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Continued from Page 4

Heat, n.

Regardless of what you have heard or read from pseudo pit masters, there is no "direct heat," there is no "indirect heat". There is only heat.

According the to irresistible laws of physics, heat moves from regions or objects of higher temperature to regions or objects of lower temperature until a state of equilibrium is reached. Heat moves in only three ways, by conduction, convection or radiation.

Conduction is the transfer of heat by intimate contact - who said physics couldn't be fun - and moves from molecule to molecule. For example, the grate or grill upon which the meat rests, having a higher specific heat than the meat, conducts heat to the meat. That is why, when the grill is right, that the beautiful brown stripes magically appear upon the surface of a steak. Then the exterior of the meat conducts heat to the interior, molecule by molecule. Conduction is extremely important in barbecuing because we must conduct the heat from the exterior to the center so slowly and gently that we do not dry out the exterior. Using low temperature over the long period is the essential distinction of barbecue from roasting or broiling. Not just incidentally, it also allows for more flavoring and more fun time. Let's hear it for conduction!

Convection is the transfer of heat by movement of heated masses, i.e. air, water, oil. In an oven, an enclosed grill or in the path of heated air, convection is at work. Convection allows us to remove the meat from directly over the coals and, therefore, tend the coals without disturbing the meat. It does not restrict the amount of meat which can be simultaneously cooked to the surface area of the coal bed and fat dripping from the meat does not drop into the coals.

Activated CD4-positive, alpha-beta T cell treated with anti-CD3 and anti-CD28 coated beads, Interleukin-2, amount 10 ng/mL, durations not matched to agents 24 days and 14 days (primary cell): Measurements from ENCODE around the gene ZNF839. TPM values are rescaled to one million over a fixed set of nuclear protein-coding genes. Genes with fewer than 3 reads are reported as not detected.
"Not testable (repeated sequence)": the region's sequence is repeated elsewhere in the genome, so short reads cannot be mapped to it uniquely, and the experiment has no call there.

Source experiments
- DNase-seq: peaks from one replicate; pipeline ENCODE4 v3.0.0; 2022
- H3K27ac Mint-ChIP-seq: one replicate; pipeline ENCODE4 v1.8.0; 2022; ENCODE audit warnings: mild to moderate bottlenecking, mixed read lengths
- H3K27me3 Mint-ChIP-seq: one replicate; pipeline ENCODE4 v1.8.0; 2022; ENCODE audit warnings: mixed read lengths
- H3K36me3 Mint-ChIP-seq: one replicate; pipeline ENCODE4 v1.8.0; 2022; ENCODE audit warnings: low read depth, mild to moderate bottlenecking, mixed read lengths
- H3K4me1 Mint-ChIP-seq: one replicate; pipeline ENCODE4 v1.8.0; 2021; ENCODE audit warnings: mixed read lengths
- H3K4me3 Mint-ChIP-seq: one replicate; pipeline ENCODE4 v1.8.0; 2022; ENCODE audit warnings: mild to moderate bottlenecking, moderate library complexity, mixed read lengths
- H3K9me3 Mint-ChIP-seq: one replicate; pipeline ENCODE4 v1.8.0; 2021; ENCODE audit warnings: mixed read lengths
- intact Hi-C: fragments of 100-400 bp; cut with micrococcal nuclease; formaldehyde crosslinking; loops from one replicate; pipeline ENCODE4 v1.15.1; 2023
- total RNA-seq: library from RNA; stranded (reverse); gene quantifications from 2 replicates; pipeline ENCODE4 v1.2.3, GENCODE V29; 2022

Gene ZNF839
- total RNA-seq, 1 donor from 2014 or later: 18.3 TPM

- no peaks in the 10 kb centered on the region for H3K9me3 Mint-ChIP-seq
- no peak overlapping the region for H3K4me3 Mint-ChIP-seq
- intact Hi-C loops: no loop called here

Radiation is the transmission of heat in waves of energy resulting from vibration of excited molecules. As when your tongue trembles at the taste of succulent, savory barbecue, it radiates ecstasy to your brain and other pleasure receptors. In a closed grill, meat receives radiated heat from the coals, if it is over them, and from the heated mass of metal in which it is enclosed.

This may be more than you really want to know about it, but "the intensity of the radiated heat is directly proportioned to the temperature of the source and inversely proportioned to the square of the distance." In practical terms, this means that meat on a grill over coals and below a metal cover may receive equal radiated heat from both. Those who have cooked on a grill with tiered racks have no doubt observed that those pieces of meat on the top rack (nearest the metal) may brown more quickly than those on the lowest tier directly over the coals. Likewise, if you put bread on the top shelf of an oven, the top browns faster than the bottom, and conversely.

Microwaves are not, strictly speaking, heat. They generate heat within meat by the agitation of its molecules of water. This is the only cooking (?) process in which meat does not depend entirely upon conduction from its exterior to raise the temperature in the center.